My non-rhotic pronunciation is such that I could never confuse these two words: (un)charted /ˈtʃɑːtɪd/ versus (un)chartered /ˈtʃɑːtəd/. But the version of non-rhotic English espoused notably by Tony Blair, but also by many others, uses schwa in both words (/ˈtʃɑːtəd/), leading to the mis-use of ‘(un)chartered’ for ‘(un)charted’ in such contexts.

A similar problem arises with formerly and formally.

“The artist /ˈfɔːməli/ known as Prince” could be interpreted as either, with totally different meanings. Prince intends, and as a rhotic American, spells, formerly, but if “Prince” was his official name, then formally would be equally appropriate.

I don’t believe that any amount of spelling reform could eliminate this problem.

June 17, 2012
by Graham

Ukraine and other anglicisations

On Saturdays, The Independent newspaper has a column called “Errors and Omissions”, which discusses infelicities in the language used in the paper over the previous seven days.

Yesterday it discussed the use (or not) of the definite article with “Ukraine”. Guy Keleny (writer of the piece) seems to be against omitting the article on the grounds that what Ukrainians do, even when speaking English, is irrelevant – they are not native speakers of English, and their usage, while it should be noted by us, ought not to determine our linguistic behaviour.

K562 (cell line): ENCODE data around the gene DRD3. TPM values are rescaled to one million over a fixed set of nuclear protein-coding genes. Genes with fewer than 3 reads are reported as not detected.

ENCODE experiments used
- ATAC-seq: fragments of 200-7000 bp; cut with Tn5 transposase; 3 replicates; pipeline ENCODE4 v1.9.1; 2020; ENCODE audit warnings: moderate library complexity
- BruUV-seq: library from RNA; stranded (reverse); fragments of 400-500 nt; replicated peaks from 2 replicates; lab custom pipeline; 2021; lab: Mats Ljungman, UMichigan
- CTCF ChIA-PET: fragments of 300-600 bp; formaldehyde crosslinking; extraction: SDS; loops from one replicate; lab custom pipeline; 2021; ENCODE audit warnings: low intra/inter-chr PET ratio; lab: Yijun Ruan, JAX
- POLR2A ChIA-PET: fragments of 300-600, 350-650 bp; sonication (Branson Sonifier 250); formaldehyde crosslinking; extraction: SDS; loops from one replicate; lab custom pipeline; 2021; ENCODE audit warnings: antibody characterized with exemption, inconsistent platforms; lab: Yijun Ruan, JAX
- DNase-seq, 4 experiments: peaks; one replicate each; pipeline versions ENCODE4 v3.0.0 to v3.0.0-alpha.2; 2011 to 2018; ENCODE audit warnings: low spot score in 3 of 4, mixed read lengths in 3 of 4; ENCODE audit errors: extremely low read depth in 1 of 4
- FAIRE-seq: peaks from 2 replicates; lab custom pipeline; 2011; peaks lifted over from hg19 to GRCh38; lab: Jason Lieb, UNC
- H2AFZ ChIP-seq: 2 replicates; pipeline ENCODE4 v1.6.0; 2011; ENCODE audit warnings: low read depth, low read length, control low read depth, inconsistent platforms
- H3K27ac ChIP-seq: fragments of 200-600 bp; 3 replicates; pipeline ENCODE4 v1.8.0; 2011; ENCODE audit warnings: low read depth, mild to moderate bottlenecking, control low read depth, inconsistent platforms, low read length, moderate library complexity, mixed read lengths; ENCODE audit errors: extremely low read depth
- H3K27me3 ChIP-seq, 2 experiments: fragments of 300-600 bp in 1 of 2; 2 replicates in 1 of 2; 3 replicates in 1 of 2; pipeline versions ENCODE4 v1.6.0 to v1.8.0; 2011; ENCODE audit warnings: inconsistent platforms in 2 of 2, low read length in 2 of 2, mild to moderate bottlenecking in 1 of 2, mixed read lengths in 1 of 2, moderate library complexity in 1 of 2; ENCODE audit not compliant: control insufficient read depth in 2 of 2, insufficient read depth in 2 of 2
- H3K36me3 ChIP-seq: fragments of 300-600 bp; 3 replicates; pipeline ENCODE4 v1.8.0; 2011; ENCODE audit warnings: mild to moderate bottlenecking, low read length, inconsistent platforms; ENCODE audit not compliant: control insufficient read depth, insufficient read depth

There are other country names whose definite article has been lost – Lebanon and Gambia are two that immediately come to mind. In the cases of Ukraine and Lebanon, these are names for places which used to form part of larger countries and have become independent: Ukraine from Russia, and Lebanon from Syria. In the case of Gambia, this is the name of a river, and river names are usually preceded by the definite article – The Thames, The Rhine, The Potomac. Geographical areas are also usually given an article – the Caucasus, the Maghreb. And in English, the Netherlands, though in Dutch the name is simply Nederland, neither ‘articled’ nor plural.

Many island groups also carry the article – the British Isles, the Maldives, the Philippines.

I have some sympathy for Mr Keleny – I used to argue against John Simpson that the adjective formed from Iran was Iranian, pronounced /ɪˈreɪnɪən/, not /ɪˈrɑːnɪən/, regardless of what Iranians themselves say when speaking English,  just as we say /bəˈheɪmɪən/ for the adjective from Bahamas. I also argued that just because the Chinese were now insisting on spelling the name of their capital Beijing, we had no need to change our well-established anglicisation Peking. After all, the French and Spanish call London ‘Londres’, and we have our own spellings for many European cities, and almost all country names. Must we change them as well?

However, time moves on, and we do abandon some of these established anglicisations, as has happened with Saragossa, Flushing, and Leghorn over the past century.